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September 04, 2004

Lawmaking Shenanigans around the Country.

Via Say Uncle we go to Freedom Sight - to learn a bit about Ghost Voting in California, and some legislators who feel the laws are for you, not them. Especially laws passed by you, and not them.

by John on Sep 04, 2004 | Gun Rights

On the limits of "Soft Power"

For the Matthew Yglesias' of the world:

Not Good... [NB: all emphasis mine, not Matthew's] ... busy as I've been with the convention, I haven't been following the story of the Russian kids held hostage that's now reached its awful conclusion. Worse, even, than the reality of the crime is the knowledge that things will get worse. The situation, clearly, can only be resolved by Russian concessions on the underlying political issue in Chechnya. At the same time, in the wake of this sort of outrage there will not only be no mood for concessions, but an amply justified fear that such concessions would only encourage further attacks and a further escalation of demands. I don't see any way out for Russian policymakers nor any particularly good options for US policymakers. Partisanship and complaints about Bush's handling of counterterrorism aside, this business is a reminder not only of the horrors out there, but also that terrorism is a genuinely difficult problem -- I think we've been doing many of the wrong things lately, but no one should claim it's obvious what the right way to proceed is.

Matthew followed up later with this:

See the intelligence discussion in the comments at Tacitus.org which tends to confirm my despair. It's easy to say "no compromise with terror -- we must kill the killers." At the same time, Russia already has taken a very tough line against Chechen separatists in the past, deploying significantly more brutality than the US or Israel does in its own counterterrorist operations. As we've seen this week, it hasn't been brutal enough to stop the onslaught. Russia certainly does have it in its capacity to simply kill all Chechens, but I think the ethical problem is clear enough.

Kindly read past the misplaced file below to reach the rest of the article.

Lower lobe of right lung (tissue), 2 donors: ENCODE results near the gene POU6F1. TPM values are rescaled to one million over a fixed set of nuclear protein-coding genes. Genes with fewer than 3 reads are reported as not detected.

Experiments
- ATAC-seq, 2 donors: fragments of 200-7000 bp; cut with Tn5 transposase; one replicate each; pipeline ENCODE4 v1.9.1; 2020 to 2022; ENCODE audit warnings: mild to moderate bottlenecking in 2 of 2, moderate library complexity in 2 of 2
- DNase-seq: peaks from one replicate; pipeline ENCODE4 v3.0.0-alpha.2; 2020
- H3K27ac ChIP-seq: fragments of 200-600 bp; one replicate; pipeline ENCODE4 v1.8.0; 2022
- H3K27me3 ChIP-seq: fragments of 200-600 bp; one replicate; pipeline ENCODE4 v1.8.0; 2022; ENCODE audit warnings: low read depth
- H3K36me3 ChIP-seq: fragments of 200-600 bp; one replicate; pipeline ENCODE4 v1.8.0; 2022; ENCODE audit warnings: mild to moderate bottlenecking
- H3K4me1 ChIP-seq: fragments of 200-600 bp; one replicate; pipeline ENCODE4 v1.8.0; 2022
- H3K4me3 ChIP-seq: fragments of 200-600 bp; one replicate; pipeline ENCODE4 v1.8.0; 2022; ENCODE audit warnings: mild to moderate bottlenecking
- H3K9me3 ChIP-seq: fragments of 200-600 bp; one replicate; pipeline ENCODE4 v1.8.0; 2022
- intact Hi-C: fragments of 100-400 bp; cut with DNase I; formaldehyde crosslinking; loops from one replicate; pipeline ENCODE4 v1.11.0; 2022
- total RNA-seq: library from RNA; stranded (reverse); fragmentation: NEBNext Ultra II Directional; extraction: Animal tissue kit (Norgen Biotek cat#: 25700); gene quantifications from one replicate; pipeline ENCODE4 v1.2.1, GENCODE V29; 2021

But the other side of this issue is also right. If you respond to the slaughter of hundreds of children by trying to give Chechen separatists what they want, then you're opening a pandora's box of terrorism.

Matthew is crushed between the rock of his compassion and intellect driving his commendable desire to find a different way to resolve of these seemingly intractable problems and the hard place of history as a brutal teacher when it comes to religious fanatacism. Any fanatacism, really. Thus far, history shows the best solution is to kill enough of 'em that the rest of them lose heart - for the true believers see concession as weakness and something to be taken advantage of - and heartened by - and to then demand more. Just because my way is the old way, the hard way, and yes, the brutal way, doesn't make it wrong.

The following essay lays it out - saying what I've been saying for a while now.

Wahabism Delenda Est.

Crush or be crushed

By EDWARD BERNARD GLICK
The writer is professor emeritus of political science at Temple University in Philadelphia and author of Peaceful Conflict and Soldiers, Scholars, and Society.

Events in both Israel and Iraq prove that the winning-hearts-and-minds approach to ending wars and insurrections has the same success rate as getting rain by praying for it. If it were indeed the key to victory, armies would have exchanged their weapons for public relations kits ages ago.

The ancient Persians conquered the Babylonians, and the Greeks the Persians, and the Romans the Greeks, and the Turks the Byzantines, and the British the Turks not by capturing their hearts and minds, but by overwhelming them with so much might that they lost their will to fight and surrendered.

Swords, not sermons, swept Islam quickly from the Middle East to Africa and the Far East. Swords, not sermons, enabled King Ferdinand and Queen Isabella to rid Spain of 700 years of Moorish rule. And it was swords, not sermons, that stopped the Muslims at the gates of Vienna.

During the Revolutionary War, Great Britain's King George III did not relinquish his American colonies because General George Washington had somehow won his mind and heart. Similarly, England's Duke of Wellington didn't prevail at the Battle of Waterloo because he won the heart and mind of France's Napoleon Bonaparte.

And the South didn't surrender and end the American Civil War because Union General Ulysses S. Grant won the hearts and minds of General Robert E. Lee and his Confederate troops.

Nor did the Allied powers vanquish the Axis powers in 1945 because their brilliant propaganda and psychological warfare tactics captured the latter's hearts and minds. Germany and Italy surrendered because they knew in their brains and their bowels that they had been beaten by slow, sustained, and superior force, applied over a number of very bloody years.

And the Empire of Japan surrendered not because US navy captain (later admiral) Ellis Zacharias, a specialist in intelligence and psychological operations, was able to broadcast our surrender terms in fluent Japanese, but because Japan had already taken the measure of America's atom bomb.

IN 1970, Canada presented an excellent, if forgotten, example of force prevailing over hearts and minds.

French Canadian terrorist separatists had kidnapped James Cross, the British trade commissioner, and Pierre Laporte, Quebec's minister of labor. They later murdered Laporte. Instead of trying to win their hearts and minds, Prime Minister Pierre Elliott Trudeau, himself a French Canadian, got parliament to proclaim a War Measures Act and suspend Canadian civil liberties.